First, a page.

Good News! But Not Good Enough to Share

Tuesday was a big day for the city of Columbus and its Division of Police. How big? 12.7 million dollars big.  As part of the stimulus package the federal government handed out one billion in policing grants.  Columbus will receive $12.7 million to hire 50 police officers. The federal money will be enough to pay the officers’ salaries and benefits for three years.   The city promises to pay the officers for a fourth year.

This is a huge deal.  The federal government will write a check to pay for what amounts to two new police classes and pay their salaries for three years.  But surprisingly there were no local press conferences and no press releases from local officials touting the windfall. Not a one.  When we asked we were told Mayor Michael Coleman was not available for an interview.


The problem is Columbus leaders have their eyes on a bigger windfall – next week’s $100 million income tax vote. Word of the federal money might prompt voters to ask, “If the feds are giving us this money, why do we need to raise taxes to prevent police layoffs?” Politically, the grant was a white puffy cloud with a lead lining.

We here at WOSU and other reporters did ask the above question.  Columbus Public Safety Director Mitchell Brown points out the money will run out in three years but he says the city’s revenue problem is permanent. The income tax increase, he says, is the permanent solution to maintaining the city’s police and fire divisions.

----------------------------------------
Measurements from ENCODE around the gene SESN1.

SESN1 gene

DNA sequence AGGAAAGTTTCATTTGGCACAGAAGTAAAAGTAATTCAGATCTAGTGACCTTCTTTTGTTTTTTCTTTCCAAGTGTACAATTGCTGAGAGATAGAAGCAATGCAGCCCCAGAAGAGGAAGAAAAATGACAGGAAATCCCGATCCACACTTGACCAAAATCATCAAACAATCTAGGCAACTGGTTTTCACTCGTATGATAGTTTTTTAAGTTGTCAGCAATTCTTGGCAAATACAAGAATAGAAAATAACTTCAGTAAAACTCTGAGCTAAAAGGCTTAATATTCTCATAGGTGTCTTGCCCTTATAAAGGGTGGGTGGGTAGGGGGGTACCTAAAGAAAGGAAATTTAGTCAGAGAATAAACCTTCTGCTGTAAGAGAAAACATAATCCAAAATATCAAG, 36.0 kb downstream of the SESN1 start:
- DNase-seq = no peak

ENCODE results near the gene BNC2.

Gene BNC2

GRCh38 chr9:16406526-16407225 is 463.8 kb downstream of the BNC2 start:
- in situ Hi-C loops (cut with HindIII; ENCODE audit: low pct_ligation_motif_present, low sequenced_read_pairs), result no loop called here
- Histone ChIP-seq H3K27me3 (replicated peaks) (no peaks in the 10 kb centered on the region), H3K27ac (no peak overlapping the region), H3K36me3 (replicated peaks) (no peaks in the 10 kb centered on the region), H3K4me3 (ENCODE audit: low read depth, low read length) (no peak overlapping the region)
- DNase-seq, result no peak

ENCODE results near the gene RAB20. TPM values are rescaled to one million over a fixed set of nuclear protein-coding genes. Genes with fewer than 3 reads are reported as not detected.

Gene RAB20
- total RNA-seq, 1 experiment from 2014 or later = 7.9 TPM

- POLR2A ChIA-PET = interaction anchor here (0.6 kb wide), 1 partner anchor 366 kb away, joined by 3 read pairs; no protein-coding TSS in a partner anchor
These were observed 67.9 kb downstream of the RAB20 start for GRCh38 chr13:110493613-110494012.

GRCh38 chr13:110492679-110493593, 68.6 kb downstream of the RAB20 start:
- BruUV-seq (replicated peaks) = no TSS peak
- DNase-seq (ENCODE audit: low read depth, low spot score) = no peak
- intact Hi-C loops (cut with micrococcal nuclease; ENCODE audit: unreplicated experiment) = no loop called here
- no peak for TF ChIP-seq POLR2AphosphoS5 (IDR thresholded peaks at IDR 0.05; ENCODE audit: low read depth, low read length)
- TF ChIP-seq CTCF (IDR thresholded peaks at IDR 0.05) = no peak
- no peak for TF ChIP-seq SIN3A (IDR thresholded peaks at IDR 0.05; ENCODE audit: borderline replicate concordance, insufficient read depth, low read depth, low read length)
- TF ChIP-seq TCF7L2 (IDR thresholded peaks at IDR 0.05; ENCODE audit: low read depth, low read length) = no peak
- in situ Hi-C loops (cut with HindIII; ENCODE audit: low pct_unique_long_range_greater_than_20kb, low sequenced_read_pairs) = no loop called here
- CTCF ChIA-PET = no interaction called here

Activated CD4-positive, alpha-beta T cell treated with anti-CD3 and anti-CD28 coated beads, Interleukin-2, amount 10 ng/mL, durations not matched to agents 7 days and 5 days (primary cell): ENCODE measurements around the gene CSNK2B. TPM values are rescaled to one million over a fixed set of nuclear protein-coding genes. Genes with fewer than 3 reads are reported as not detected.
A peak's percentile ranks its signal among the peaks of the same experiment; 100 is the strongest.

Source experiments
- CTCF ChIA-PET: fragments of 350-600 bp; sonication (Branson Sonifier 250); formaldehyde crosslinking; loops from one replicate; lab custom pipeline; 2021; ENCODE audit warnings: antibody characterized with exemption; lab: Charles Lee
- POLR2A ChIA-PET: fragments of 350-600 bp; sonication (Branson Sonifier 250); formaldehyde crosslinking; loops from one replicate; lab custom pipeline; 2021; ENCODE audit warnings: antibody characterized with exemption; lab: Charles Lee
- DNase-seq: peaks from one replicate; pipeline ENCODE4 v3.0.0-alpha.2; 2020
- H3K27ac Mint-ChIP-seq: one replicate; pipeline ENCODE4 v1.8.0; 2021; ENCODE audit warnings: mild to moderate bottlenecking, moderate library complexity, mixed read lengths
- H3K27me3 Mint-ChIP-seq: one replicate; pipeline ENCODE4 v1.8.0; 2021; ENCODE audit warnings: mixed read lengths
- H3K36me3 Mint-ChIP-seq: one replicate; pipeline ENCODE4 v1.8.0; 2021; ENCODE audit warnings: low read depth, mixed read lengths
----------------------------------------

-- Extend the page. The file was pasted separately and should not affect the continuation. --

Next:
It’s a very good argument, so why not make it in a press release?  WOSU receives close to 200 press releases a day – many of them from local officials. The mayor’s office sends out at least once a week, same for Columbus City Council. Here’s part of one we received from City Council Wednesday, the day after the grant announcement:

Columbus City Councilmember Andrew J. Ginther and Columbus City Attorney, Richard C. Pfeiffer, Jr. have launched the City’s annual liquor permit renewal objection process.

If the city’s annual liquor permit renewal objection process is worth a press release, wouldn’t saving 50 police officers jobs warrant a similar announcement?

Congresswoman Mary Jo Kilroy likes press releases. The Columbus Democrat sends out about one a week.  But when the heart of her district wins federal money to hire four dozen cops, nothing.

Why the sudden humility?  Recall they were all there in January when President Obama awarded stimulus money to save a Columbus police recruit class.

(It should be noted that Republicans Representative Pat Tiberi and Senator George Voinovich also did not issue press releases praising the police money. Of course by doing so, they’d have to praise the Democratic President).

It’s called managing the message.  But the media managed quite well without the local press releases.  We led with it during many of our newscasts. The Dispatch put it on the front page, upper right, above the fold. The local TV stations were all over it.

All without a press release.

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